Board stability

Hello RIOT developers,

changes like [13357], [15115] and [15122] prompted me to think about what promises a board's maintainers are making about stability. (That, as a side topic, touches on naming boards, but that's probably another can of worms).

Applications that only use the high-level APIs will not care about any of these: They work in terms of network interfaces and SAUL devices, and (in those examples) at worst they see that what used to be 3 ACT_SWITCH LEDs is now a dimmable RGB LED, and can work better with that (a SAUL consumer that didn't know the latter exists will see this as an opportunity to make sense of it).

Applications that use device abstractions are prone to some more changes: If in an application describes a DMX controller, it will at some point describe which UART_DEV the RS485 driver is connected to (possibly using UART_DEV(0) on BOARD=x, and UART_DEV(2) on BOARD=y, depending on where on their boards they actually plug it in). Those applications break when UART indices are shifted -- which may happen for example if there's a chip on the board that was previously dormant and is now enabled by a new driver and according board support.

And then there's even more customized applications that for some special task pick a very special on-board peripheral and configure it in their hardware specific way. These are most fragile, and break for example if a new more efficient timer implementation comes around that uses this previously unused-in-the-board piece of silicon. (Users of such approaches may get some security from, say, disabling a preconfigured timer and asserting that its underlying chip peripheral is really the .dev of that timer -- at least where there's some existing use of the silicon already).

I started off by suggesting some text[1] to for inclusion with doc/doxygen/src/, but really -- but taking a step back:

Do we have any existing text on these kinds of stability? Do we want to? If so, is that RDM material or really just a note to the board porting documentation?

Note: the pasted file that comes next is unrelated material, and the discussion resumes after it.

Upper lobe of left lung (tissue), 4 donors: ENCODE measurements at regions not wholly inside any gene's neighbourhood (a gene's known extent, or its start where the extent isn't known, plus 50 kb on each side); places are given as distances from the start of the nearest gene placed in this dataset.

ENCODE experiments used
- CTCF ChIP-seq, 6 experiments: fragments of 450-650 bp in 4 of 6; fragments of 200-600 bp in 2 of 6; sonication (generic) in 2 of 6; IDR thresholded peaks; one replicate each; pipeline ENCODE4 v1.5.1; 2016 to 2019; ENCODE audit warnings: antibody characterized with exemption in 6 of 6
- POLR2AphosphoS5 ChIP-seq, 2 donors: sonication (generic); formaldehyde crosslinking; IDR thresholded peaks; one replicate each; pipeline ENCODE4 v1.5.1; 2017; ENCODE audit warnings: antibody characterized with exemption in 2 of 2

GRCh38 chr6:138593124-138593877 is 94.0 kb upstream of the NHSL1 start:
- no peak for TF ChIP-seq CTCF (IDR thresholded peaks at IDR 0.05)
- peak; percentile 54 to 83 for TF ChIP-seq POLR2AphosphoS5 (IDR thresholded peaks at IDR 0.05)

Best regards Christian

Do we have any existing text on these kinds of stability? Do we want to?

    > If so, is that RDM material or really just a note to the board porting     > documentation?

Perhaps not everyone is aware of, has lived through with great frustration, the multiple times the "indices" for ethernet devices have changed on Linux (and BSD and Solaris).

From order of linking in the kernel for ISA devices, to cmdline= order, to PCI reverse index order (a goof), to PCI index order, to moving from ethX to ensXXX order due to PCI vs USB ordering, to udev for consistent ordering despite hotplug, to...

Fortunately, most devices in the SoC which we typically run on are not hotpluggable. Integer indices are really very convenient, but not stable. But, that doesn't mean we should use names at runtime, but perhaps it means that we should have a name->indice resolution step that is part of the linking step.

    > # Long-term stability

    > Board identities are generally stable: While they may be renamed if it turns     > out that the old name was misleading, a physical board that worked with a given     > name in one release can be expected to work with the next release.

Yes, but refactoring. We tend to start with some specific vendorSOC-CPU-devel-board name, and then refactor out CPU or SOC, for other devel-board.


I like the idea of alphanumeric identifiers. How about using `#define` or a `enum` that map a alphanumeric token to the RIOT internal numeric identifier? That way the strings come for free in terms of ROM usage. (But as a downside, those strings would be hard to e.g. reuse from within the shell. However, the name of enum constants are visible to GDB.)

E.g. let's say a board configures only one I2C bus which is labeled I2C3 in the datasheet of the MCU. How about using the following:

    #define I2C_ID_3 I2C_DEV(0)


    typdef enum {         I2C_ID_3 = I2C_DEV(0),     } i2c_dev_stable_id_t;

Kind regards, Marian